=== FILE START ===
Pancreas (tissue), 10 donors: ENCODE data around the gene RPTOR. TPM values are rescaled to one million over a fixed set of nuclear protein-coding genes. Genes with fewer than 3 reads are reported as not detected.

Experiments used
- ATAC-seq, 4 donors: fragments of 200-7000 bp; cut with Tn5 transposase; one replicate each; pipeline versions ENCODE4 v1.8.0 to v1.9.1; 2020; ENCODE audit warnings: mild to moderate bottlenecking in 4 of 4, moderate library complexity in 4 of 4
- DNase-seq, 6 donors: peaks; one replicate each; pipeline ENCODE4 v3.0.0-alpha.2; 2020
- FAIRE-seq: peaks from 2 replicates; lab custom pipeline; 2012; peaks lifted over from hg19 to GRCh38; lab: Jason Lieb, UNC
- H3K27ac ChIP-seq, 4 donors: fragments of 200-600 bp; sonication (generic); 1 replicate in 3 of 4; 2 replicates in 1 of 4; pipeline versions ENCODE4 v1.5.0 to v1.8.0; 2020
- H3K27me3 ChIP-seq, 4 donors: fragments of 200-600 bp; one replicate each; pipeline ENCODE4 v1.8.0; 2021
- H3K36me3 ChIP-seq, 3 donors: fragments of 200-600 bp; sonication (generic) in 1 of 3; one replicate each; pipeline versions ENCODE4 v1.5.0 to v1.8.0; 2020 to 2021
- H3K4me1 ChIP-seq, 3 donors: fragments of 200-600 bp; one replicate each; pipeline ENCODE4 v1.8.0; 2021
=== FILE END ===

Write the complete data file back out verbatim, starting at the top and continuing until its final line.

Pancreas (tissue), 10 donors: ENCODE data around the gene RPTOR. TPM values are rescaled to one million over a fixed set of nuclear protein-coding genes. Genes with fewer than 3 reads are reported as not detected.

Experiments used
- ATAC-seq, 4 donors: fragments of 200-7000 bp; cut with Tn5 transposase; one replicate each; pipeline versions ENCODE4 v1.8.0 to v1.9.1; 2020; ENCODE audit warnings: mild to moderate bottlenecking in 4 of 4, moderate library complexity in 4 of 4
- DNase-seq, 6 donors: peaks; one replicate each; pipeline ENCODE4 v3.0.0-alpha.2; 2020
- FAIRE-seq: peaks from 2 replicates; lab custom pipeline; 2012; peaks lifted over from hg19 to GRCh38; lab: Jason Lieb, UNC
- H3K27ac ChIP-seq, 4 donors: fragments of 200-600 bp; sonication (generic); 1 replicate in 3 of 4; 2 replicates in 1 of 4; pipeline versions ENCODE4 v1.5.0 to v1.8.0; 2020
- H3K27me3 ChIP-seq, 4 donors: fragments of 200-600 bp; one replicate each; pipeline ENCODE4 v1.8.0; 2021
- H3K36me3 ChIP-seq, 3 donors: fragments of 200-600 bp; sonication (generic) in 1 of 3; one replicate each; pipeline versions ENCODE4 v1.5.0 to v1.8.0; 2020 to 2021
- H3K4me1 ChIP-seq, 3 donors: fragments of 200-600 bp; one replicate each; pipeline ENCODE4 v1.8.0; 2021